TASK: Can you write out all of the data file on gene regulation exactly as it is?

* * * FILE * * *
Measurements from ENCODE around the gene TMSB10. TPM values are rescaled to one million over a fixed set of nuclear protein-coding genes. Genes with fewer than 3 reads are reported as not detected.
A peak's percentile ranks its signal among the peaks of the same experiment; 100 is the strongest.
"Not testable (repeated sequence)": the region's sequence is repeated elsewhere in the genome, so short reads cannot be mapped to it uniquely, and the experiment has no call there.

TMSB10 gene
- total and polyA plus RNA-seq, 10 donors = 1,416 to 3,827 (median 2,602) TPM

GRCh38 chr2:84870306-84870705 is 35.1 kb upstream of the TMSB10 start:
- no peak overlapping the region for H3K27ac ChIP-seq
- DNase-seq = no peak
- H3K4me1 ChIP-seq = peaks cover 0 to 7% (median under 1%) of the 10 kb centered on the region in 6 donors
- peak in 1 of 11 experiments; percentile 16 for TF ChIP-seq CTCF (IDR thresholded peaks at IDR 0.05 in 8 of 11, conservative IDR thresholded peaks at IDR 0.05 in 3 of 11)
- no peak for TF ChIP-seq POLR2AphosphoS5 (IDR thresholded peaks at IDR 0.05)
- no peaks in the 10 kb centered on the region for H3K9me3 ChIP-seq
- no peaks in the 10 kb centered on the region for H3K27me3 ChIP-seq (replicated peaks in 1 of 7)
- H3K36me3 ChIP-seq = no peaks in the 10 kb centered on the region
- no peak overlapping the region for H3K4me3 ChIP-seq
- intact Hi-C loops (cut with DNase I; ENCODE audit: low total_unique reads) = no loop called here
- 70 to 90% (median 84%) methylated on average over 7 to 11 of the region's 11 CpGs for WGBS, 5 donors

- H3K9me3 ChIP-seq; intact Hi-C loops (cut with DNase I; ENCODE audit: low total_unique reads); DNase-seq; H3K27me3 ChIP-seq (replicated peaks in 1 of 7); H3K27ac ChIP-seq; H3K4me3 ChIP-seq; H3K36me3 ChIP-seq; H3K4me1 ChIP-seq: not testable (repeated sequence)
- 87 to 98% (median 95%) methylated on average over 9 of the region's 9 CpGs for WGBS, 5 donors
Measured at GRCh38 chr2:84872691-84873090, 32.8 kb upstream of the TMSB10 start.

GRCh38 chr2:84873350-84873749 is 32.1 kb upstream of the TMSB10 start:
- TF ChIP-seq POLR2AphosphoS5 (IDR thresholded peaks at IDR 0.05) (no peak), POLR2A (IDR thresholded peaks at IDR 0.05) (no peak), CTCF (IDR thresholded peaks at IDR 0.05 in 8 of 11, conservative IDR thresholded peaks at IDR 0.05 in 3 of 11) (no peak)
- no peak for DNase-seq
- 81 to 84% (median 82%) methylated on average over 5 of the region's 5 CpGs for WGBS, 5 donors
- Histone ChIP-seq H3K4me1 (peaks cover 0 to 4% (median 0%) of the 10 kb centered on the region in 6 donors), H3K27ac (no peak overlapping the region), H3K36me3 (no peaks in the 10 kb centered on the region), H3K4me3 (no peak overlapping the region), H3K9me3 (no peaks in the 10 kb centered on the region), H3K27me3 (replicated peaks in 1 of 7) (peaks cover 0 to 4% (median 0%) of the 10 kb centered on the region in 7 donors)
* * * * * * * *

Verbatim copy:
Measurements from ENCODE around the gene TMSB10. TPM values are rescaled to one million over a fixed set of nuclear protein-coding genes. Genes with fewer than 3 reads are reported as not detected.
A peak's percentile ranks its signal among the peaks of the same experiment; 100 is the strongest.
"Not testable (repeated sequence)": the region's sequence is repeated elsewhere in the genome, so short reads cannot be mapped to it uniquely, and the experiment has no call there.

TMSB10 gene
- total and polyA plus RNA-seq, 10 donors = 1,416 to 3,827 (median 2,602) TPM

GRCh38 chr2:84870306-84870705 is 35.1 kb upstream of the TMSB10 start:
- no peak overlapping the region for H3K27ac ChIP-seq
- DNase-seq = no peak
- H3K4me1 ChIP-seq = peaks cover 0 to 7% (median under 1%) of the 10 kb centered on the region in 6 donors
- peak in 1 of 11 experiments; percentile 16 for TF ChIP-seq CTCF (IDR thresholded peaks at IDR 0.05 in 8 of 11, conservative IDR thresholded peaks at IDR 0.05 in 3 of 11)
- no peak for TF ChIP-seq POLR2AphosphoS5 (IDR thresholded peaks at IDR 0.05)
- no peaks in the 10 kb centered on the region for H3K9me3 ChIP-seq
- no peaks in the 10 kb centered on the region for H3K27me3 ChIP-seq (replicated peaks in 1 of 7)
- H3K36me3 ChIP-seq = no peaks in the 10 kb centered on the region
- no peak overlapping the region for H3K4me3 ChIP-seq
- intact Hi-C loops (cut with DNase I; ENCODE audit: low total_unique reads) = no loop called here
- 70 to 90% (median 84%) methylated on average over 7 to 11 of the region's 11 CpGs for WGBS, 5 donors

- H3K9me3 ChIP-seq; intact Hi-C loops (cut with DNase I; ENCODE audit: low total_unique reads); DNase-seq; H3K27me3 ChIP-seq (replicated peaks in 1 of 7); H3K27ac ChIP-seq; H3K4me3 ChIP-seq; H3K36me3 ChIP-seq; H3K4me1 ChIP-seq: not testable (repeated sequence)
- 87 to 98% (median 95%) methylated on average over 9 of the region's 9 CpGs for WGBS, 5 donors
Measured at GRCh38 chr2:84872691-84873090, 32.8 kb upstream of the TMSB10 start.

GRCh38 chr2:84873350-84873749 is 32.1 kb upstream of the TMSB10 start:
- TF ChIP-seq POLR2AphosphoS5 (IDR thresholded peaks at IDR 0.05) (no peak), POLR2A (IDR thresholded peaks at IDR 0.05) (no peak), CTCF (IDR thresholded peaks at IDR 0.05 in 8 of 11, conservative IDR thresholded peaks at IDR 0.05 in 3 of 11) (no peak)
- no peak for DNase-seq
- 81 to 84% (median 82%) methylated on average over 5 of the region's 5 CpGs for WGBS, 5 donors
- Histone ChIP-seq H3K4me1 (peaks cover 0 to 4% (median 0%) of the 10 kb centered on the region in 6 donors), H3K27ac (no peak overlapping the region), H3K36me3 (no peaks in the 10 kb centered on the region), H3K4me3 (no peak overlapping the region), H3K9me3 (no peaks in the 10 kb centered on the region), H3K27me3 (replicated peaks in 1 of 7) (peaks cover 0 to 4% (median 0%) of the 10 kb centered on the region in 7 donors)